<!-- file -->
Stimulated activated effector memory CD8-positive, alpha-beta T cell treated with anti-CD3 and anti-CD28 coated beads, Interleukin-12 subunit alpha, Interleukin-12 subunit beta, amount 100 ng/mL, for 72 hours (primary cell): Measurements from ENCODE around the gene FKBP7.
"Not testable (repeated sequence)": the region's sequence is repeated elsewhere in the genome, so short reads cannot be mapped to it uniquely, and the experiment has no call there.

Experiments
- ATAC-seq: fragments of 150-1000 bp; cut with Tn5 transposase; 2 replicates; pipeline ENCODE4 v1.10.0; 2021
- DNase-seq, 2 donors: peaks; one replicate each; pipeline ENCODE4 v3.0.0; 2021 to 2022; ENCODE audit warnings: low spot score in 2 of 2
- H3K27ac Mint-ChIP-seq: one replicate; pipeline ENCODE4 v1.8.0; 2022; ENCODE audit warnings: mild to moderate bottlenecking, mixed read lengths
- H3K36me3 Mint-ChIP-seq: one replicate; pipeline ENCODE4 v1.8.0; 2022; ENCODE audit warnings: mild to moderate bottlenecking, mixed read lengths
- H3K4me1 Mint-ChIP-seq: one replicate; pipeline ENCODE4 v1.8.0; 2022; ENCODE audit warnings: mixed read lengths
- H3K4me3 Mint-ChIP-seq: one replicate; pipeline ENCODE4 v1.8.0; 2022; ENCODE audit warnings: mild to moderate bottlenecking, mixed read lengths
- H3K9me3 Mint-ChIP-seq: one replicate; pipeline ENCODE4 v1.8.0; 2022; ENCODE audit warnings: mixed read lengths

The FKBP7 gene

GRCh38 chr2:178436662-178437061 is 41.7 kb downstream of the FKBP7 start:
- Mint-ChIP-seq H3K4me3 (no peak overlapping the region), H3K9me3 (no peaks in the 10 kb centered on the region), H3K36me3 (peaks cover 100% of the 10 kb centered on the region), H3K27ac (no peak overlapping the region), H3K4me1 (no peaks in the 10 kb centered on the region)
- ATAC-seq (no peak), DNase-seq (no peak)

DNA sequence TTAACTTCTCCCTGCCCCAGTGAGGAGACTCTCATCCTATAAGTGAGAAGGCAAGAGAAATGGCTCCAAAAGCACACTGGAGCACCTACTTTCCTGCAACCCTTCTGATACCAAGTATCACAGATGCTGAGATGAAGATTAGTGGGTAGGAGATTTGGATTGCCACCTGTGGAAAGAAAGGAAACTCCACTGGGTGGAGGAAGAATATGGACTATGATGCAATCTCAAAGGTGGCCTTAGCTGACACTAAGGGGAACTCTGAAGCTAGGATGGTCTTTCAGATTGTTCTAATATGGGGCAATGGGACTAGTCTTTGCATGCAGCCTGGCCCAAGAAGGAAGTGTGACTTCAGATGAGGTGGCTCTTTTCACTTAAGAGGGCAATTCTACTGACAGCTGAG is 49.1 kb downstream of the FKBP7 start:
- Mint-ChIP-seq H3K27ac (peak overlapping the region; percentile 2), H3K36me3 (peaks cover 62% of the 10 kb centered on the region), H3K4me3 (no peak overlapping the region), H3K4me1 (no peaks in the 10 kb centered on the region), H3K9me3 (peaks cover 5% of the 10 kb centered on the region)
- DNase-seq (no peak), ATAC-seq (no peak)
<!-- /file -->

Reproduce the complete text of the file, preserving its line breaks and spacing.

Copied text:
Stimulated activated effector memory CD8-positive, alpha-beta T cell treated with anti-CD3 and anti-CD28 coated beads, Interleukin-12 subunit alpha, Interleukin-12 subunit beta, amount 100 ng/mL, for 72 hours (primary cell): Measurements from ENCODE around the gene FKBP7.
"Not testable (repeated sequence)": the region's sequence is repeated elsewhere in the genome, so short reads cannot be mapped to it uniquely, and the experiment has no call there.

Experiments
- ATAC-seq: fragments of 150-1000 bp; cut with Tn5 transposase; 2 replicates; pipeline ENCODE4 v1.10.0; 2021
- DNase-seq, 2 donors: peaks; one replicate each; pipeline ENCODE4 v3.0.0; 2021 to 2022; ENCODE audit warnings: low spot score in 2 of 2
- H3K27ac Mint-ChIP-seq: one replicate; pipeline ENCODE4 v1.8.0; 2022; ENCODE audit warnings: mild to moderate bottlenecking, mixed read lengths
- H3K36me3 Mint-ChIP-seq: one replicate; pipeline ENCODE4 v1.8.0; 2022; ENCODE audit warnings: mild to moderate bottlenecking, mixed read lengths
- H3K4me1 Mint-ChIP-seq: one replicate; pipeline ENCODE4 v1.8.0; 2022; ENCODE audit warnings: mixed read lengths
- H3K4me3 Mint-ChIP-seq: one replicate; pipeline ENCODE4 v1.8.0; 2022; ENCODE audit warnings: mild to moderate bottlenecking, mixed read lengths
- H3K9me3 Mint-ChIP-seq: one replicate; pipeline ENCODE4 v1.8.0; 2022; ENCODE audit warnings: mixed read lengths

The FKBP7 gene

GRCh38 chr2:178436662-178437061 is 41.7 kb downstream of the FKBP7 start:
- Mint-ChIP-seq H3K4me3 (no peak overlapping the region), H3K9me3 (no peaks in the 10 kb centered on the region), H3K36me3 (peaks cover 100% of the 10 kb centered on the region), H3K27ac (no peak overlapping the region), H3K4me1 (no peaks in the 10 kb centered on the region)
- ATAC-seq (no peak), DNase-seq (no peak)

DNA sequence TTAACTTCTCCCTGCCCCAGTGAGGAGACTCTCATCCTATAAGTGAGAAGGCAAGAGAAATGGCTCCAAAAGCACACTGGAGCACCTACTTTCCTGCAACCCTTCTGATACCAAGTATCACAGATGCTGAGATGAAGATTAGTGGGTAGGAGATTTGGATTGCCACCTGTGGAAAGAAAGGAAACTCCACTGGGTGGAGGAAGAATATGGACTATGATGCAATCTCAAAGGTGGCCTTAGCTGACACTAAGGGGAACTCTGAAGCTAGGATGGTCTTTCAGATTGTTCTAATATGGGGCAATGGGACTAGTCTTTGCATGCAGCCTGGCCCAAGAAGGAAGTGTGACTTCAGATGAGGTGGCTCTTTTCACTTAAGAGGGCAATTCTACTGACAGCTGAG is 49.1 kb downstream of the FKBP7 start:
- Mint-ChIP-seq H3K27ac (peak overlapping the region; percentile 2), H3K36me3 (peaks cover 62% of the 10 kb centered on the region), H3K4me3 (no peak overlapping the region), H3K4me1 (no peaks in the 10 kb centered on the region), H3K9me3 (peaks cover 5% of the 10 kb centered on the region)
- DNase-seq (no peak), ATAC-seq (no peak)